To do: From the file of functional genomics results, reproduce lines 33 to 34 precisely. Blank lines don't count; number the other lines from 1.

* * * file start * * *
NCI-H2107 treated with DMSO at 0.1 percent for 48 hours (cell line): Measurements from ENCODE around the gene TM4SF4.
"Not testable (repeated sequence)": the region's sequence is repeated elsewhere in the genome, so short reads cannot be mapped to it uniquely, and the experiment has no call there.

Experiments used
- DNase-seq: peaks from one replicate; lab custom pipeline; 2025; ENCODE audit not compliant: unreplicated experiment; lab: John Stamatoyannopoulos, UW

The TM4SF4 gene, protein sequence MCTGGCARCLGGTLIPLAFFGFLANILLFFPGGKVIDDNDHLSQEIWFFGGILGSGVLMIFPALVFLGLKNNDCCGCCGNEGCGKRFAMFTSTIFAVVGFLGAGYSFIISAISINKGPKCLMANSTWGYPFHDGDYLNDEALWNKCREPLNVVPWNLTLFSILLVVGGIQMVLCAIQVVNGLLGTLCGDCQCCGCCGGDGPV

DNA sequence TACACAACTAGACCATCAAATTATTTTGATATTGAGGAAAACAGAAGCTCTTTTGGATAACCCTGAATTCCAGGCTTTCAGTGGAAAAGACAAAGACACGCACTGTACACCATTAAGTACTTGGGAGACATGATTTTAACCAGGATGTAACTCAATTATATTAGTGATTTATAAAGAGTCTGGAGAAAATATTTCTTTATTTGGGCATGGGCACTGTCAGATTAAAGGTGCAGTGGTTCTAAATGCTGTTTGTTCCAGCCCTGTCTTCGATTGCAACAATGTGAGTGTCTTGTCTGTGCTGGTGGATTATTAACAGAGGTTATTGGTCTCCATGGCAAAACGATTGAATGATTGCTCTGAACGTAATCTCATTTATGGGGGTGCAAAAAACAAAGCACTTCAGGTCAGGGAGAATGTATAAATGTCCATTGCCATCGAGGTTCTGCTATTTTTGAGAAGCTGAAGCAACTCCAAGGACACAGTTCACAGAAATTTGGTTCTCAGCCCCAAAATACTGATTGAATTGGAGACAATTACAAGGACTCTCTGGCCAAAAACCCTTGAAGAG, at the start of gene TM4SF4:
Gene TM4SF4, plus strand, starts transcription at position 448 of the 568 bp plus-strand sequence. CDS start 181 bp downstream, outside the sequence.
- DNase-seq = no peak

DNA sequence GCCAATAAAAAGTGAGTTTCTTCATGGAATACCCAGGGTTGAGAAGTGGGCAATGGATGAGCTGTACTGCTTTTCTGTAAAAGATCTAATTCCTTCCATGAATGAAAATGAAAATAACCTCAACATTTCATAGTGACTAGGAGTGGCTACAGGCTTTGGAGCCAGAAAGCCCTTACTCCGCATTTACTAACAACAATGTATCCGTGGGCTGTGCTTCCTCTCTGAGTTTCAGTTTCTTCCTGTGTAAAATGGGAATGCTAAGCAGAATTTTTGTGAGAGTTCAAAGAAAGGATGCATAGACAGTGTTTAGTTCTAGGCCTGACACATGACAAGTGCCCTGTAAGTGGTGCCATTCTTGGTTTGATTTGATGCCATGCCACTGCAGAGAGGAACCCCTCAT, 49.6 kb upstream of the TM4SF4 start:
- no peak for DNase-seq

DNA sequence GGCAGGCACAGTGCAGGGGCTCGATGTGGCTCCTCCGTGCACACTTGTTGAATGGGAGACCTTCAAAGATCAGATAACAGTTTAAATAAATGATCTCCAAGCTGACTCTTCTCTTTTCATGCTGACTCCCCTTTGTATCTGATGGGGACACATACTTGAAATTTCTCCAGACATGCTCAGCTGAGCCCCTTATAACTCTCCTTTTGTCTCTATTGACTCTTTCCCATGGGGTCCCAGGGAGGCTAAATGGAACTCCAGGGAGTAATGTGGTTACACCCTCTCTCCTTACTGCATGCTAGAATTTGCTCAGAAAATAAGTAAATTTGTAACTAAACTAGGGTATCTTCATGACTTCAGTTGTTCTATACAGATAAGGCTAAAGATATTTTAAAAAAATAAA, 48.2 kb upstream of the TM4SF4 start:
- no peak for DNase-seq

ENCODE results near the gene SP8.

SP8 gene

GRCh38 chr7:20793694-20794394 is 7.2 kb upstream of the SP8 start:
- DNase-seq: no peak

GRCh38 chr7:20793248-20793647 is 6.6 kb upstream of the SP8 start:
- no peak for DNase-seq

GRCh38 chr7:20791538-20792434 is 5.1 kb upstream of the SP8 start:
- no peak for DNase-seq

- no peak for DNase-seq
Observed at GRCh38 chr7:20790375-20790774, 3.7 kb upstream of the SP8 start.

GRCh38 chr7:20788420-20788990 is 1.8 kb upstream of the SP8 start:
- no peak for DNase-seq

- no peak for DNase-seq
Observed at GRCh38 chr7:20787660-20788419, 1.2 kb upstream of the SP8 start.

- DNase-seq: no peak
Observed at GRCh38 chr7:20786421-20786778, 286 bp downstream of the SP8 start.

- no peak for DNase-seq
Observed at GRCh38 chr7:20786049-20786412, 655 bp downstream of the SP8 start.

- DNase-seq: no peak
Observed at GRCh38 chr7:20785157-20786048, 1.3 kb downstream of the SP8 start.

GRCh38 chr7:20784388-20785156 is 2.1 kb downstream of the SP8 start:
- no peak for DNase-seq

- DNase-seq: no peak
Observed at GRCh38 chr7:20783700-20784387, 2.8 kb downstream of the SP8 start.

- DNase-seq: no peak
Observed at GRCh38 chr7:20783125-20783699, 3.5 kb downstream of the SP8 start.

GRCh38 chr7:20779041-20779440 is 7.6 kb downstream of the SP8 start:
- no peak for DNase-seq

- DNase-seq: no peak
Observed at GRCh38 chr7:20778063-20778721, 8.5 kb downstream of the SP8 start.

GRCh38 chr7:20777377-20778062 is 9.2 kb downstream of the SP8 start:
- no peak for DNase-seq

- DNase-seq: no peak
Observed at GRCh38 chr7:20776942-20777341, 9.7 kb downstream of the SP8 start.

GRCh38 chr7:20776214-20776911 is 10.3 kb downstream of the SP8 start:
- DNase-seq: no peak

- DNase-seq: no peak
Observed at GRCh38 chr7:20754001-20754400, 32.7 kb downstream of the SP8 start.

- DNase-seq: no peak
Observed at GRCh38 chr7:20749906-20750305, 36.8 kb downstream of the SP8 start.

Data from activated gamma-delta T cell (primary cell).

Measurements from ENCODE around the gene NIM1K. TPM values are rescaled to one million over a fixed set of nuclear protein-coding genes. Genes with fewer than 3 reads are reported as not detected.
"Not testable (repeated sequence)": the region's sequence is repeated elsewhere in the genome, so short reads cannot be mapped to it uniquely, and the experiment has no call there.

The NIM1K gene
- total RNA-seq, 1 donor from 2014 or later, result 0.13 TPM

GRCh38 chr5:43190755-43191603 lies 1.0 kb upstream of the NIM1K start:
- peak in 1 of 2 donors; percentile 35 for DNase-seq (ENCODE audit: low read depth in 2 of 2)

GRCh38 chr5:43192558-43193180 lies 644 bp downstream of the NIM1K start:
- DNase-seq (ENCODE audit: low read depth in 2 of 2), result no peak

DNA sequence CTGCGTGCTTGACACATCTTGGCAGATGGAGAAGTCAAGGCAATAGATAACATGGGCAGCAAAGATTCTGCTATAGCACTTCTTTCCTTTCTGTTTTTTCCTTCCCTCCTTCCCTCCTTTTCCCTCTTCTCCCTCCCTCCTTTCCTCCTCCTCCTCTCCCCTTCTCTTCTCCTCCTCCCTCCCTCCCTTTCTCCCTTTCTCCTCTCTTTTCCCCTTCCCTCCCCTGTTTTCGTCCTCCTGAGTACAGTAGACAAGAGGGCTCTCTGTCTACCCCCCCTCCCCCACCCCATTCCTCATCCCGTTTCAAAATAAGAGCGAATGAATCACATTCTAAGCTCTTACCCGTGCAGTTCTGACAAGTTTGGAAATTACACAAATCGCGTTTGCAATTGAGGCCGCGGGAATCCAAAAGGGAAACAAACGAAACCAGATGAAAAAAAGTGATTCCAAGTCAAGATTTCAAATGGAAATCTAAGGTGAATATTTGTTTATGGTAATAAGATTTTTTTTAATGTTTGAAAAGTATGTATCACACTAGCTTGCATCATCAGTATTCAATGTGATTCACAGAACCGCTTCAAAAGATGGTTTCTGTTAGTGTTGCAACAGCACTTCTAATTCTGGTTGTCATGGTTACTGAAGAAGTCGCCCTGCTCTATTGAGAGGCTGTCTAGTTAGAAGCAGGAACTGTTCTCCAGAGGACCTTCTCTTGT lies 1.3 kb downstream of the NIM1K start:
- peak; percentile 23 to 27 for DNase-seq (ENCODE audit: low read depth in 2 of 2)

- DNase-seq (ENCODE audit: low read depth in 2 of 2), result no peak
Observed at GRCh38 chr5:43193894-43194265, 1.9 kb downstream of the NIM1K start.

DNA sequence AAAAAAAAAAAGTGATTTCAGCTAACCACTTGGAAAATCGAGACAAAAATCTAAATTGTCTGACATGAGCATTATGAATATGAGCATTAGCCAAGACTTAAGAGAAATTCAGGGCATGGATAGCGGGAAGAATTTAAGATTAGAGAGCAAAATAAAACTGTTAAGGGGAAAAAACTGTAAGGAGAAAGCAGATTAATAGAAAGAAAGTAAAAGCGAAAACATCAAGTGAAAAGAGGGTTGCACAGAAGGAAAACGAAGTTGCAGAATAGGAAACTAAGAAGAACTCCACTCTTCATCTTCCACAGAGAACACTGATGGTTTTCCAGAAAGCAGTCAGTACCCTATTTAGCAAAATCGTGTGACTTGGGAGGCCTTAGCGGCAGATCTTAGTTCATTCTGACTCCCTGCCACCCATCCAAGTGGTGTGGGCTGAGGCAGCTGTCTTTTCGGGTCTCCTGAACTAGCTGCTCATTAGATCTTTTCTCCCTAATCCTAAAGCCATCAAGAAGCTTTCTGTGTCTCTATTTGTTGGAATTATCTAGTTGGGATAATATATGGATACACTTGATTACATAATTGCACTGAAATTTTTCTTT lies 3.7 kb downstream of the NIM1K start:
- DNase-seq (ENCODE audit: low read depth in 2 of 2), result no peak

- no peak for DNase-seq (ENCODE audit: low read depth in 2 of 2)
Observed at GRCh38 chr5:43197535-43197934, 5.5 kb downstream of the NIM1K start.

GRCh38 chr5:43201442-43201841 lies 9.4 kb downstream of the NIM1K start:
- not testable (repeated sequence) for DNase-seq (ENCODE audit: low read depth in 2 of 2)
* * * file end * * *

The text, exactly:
GRCh38 chr7:20784388-20785156 is 2.1 kb downstream of the SP8 start:
- no peak for DNase-seq